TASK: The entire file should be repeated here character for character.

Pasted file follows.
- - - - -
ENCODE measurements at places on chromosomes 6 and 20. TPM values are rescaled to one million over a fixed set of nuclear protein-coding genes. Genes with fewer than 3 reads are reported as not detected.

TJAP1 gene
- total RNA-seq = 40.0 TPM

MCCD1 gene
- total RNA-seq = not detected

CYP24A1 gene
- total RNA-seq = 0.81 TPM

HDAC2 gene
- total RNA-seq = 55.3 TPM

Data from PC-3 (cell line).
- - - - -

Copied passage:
ENCODE measurements at places on chromosomes 6 and 20. TPM values are rescaled to one million over a fixed set of nuclear protein-coding genes. Genes with fewer than 3 reads are reported as not detected.

TJAP1 gene
- total RNA-seq = 40.0 TPM

MCCD1 gene
- total RNA-seq = not detected

CYP24A1 gene
- total RNA-seq = 0.81 TPM

HDAC2 gene
- total RNA-seq = 55.3 TPM

Data from PC-3 (cell line).